As a global movement that promotes access to vocational skills, WorldSkills believes that skills have no gender and that it is time that inequality in the workplace is eradicated.
“We aim to speak up for women, for young women and for girls,” said the President of WorldSkills, Simon Bartley. “So, that they can feel empowered to take any career choice that they wish irrespective of the fact that that might be in an area that historically they may not have considered.”
In October at the General Assembly in Niagara Falls, WorldSkills formally endorsed the UN campaign, HeForShe. This initiative calls on people around the world to stand together to create a “bold, visible force for gender equality.”
In recognition of International Women's Day, 8 March 2017, David Hoey, CEO WorldSkills International spoke to the importance of encouraging more women to consider a skills career.
"There are not enough women in skills, trades, and technologies, I can assure you that is one of the best career opportunities," said David Hoey. "Consider a skilled career and you will be amazed at the opportunities available."
Listening to Sobheya Musallam’s views on women in the workplace in her home country of Palestine you hear an uplifting story of equality being embraced and advanced.
The 22-year-old graphic designer, who competed in the first-ever national skills competition to be held in Palestine, last October, says that while working women across the nation once faced major obstacles to employment, it is an issue that is now being consigned to history.
An interest that began with helping out on the family farm, has allowed Louise Azzopardi to fix her sights on a future career – with the emphasis on ‘fix’.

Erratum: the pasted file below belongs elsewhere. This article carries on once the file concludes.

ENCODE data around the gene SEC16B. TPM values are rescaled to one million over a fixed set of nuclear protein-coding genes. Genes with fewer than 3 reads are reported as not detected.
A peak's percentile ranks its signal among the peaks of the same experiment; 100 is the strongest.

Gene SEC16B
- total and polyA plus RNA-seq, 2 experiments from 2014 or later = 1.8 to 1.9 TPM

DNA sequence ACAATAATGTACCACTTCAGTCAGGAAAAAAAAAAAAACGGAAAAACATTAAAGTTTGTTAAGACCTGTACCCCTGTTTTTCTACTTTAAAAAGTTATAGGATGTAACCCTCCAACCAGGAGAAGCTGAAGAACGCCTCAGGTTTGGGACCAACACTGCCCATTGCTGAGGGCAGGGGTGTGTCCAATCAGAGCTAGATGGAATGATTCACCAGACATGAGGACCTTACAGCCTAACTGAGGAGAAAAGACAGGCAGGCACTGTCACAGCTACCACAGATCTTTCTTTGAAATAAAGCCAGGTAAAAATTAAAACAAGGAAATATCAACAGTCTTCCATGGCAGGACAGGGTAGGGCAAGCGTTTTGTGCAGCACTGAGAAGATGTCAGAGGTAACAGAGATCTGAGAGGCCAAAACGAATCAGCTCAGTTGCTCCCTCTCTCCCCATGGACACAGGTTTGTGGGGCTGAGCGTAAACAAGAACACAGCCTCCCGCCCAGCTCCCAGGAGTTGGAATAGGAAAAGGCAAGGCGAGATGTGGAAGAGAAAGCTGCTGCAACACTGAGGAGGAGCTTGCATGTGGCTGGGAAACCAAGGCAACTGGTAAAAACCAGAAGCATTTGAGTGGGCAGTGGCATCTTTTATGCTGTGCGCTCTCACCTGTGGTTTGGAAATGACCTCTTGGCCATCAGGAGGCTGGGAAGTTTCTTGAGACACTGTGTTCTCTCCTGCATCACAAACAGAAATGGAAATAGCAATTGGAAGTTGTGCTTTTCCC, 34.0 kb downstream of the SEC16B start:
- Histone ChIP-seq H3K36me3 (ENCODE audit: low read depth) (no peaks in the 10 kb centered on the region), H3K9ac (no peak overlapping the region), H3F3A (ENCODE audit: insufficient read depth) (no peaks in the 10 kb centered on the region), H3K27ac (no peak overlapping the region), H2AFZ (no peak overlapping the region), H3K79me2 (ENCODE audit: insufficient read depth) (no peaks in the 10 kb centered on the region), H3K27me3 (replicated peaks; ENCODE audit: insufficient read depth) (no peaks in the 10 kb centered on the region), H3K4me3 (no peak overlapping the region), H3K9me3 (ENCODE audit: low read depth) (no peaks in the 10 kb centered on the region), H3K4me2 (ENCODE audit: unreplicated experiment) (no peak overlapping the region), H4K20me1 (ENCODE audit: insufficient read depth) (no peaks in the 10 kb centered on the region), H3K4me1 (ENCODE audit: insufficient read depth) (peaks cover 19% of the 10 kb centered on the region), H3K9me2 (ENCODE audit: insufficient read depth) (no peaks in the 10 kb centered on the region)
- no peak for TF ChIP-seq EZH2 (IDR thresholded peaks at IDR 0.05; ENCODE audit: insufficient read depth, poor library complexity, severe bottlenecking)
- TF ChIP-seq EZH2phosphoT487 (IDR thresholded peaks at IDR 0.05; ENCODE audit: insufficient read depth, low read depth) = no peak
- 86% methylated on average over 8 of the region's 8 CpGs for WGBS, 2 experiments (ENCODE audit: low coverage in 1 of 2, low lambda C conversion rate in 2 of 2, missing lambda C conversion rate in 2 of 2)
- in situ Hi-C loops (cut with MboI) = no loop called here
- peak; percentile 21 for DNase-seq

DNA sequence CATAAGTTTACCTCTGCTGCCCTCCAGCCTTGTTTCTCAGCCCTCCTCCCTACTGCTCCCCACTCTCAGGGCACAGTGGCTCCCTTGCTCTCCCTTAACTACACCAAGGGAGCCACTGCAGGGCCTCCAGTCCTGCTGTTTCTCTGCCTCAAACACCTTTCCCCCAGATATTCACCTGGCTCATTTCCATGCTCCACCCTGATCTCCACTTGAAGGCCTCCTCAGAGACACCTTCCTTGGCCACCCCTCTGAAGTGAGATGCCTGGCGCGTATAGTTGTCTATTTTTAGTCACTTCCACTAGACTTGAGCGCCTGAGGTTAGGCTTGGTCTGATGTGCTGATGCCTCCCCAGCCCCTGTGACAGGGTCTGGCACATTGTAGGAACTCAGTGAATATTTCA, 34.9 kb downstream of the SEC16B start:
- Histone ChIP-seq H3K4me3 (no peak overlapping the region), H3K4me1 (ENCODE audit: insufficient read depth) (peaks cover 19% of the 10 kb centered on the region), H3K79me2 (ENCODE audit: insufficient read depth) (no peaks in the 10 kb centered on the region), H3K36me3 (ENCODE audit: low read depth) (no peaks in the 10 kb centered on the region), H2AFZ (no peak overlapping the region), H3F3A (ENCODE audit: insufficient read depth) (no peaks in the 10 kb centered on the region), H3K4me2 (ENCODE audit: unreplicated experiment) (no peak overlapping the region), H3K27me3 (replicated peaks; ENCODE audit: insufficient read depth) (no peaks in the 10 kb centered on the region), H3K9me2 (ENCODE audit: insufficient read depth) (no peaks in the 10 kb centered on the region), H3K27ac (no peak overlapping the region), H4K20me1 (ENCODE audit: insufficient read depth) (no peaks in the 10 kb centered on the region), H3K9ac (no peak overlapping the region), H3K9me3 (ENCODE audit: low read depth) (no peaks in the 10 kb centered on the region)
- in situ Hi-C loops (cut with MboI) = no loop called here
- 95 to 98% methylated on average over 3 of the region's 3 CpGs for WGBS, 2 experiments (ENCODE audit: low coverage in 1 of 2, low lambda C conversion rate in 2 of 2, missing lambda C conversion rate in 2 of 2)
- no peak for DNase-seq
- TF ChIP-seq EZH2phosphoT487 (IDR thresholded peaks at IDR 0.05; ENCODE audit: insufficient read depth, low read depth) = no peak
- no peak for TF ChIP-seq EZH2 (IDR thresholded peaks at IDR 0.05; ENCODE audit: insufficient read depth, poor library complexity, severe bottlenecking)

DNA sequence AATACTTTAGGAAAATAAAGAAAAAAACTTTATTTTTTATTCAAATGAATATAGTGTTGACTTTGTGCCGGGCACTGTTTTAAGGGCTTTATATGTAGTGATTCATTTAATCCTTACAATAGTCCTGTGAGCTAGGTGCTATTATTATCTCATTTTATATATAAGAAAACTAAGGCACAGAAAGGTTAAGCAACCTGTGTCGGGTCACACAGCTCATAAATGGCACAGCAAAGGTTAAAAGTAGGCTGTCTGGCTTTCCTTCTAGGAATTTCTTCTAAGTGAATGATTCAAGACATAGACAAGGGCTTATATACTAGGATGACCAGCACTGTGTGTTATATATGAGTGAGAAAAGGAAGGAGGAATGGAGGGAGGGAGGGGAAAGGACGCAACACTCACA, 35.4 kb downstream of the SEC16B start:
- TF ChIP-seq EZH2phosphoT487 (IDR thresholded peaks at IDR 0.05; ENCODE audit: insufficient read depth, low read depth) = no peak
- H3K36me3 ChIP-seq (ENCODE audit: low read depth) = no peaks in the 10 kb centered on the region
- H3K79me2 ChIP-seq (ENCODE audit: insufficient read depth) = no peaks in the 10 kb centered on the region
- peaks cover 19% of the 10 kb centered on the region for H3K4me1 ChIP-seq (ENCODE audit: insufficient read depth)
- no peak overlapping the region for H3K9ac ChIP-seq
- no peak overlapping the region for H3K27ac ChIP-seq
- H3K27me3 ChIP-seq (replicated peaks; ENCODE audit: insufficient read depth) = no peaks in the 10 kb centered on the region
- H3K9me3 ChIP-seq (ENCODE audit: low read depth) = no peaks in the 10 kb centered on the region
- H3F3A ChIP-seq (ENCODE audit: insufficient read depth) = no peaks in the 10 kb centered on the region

As a child, the Heavy Vehicle Maintenance Technician from Australia, carried out repairs, and maintenance alongside her father, instilling a passion for machines that is now seeing her progress in a profession that is usually regarded as a male preserve.
Louise, who will be competing in Heavy Vehicle Maintenance at WorldSkills Abu Dhabi 2017, believes “the glass ceiling is 95% broken” in her field, but there is a lingering feeling that “boys are dirty, girls are clean” and she faced discrimination at the start of her career.
Many people’s jobs revolve around rotas – for Caroline Söderqvist, it’s more about rotors.
The 23-year-old helicopter technician from Mjölby, Sweden, will compete in Aircraft Maintenance at WorldSkills Abu Dhabi 2017, having entered the same category in her home nation’s 2016 competition. She hopes her career choice can help to address the under-representation of women in aviation.
“I’ve tried to figure out why we don’t see more women applying, and my conclusion is that they don’t know it exists or they’re too intimidated to even try to pursue it,” she said. “Promoting women already in the business is the best way to make people realize that, while it might seem a typical ‘guy job’, it doesn’t have to be.”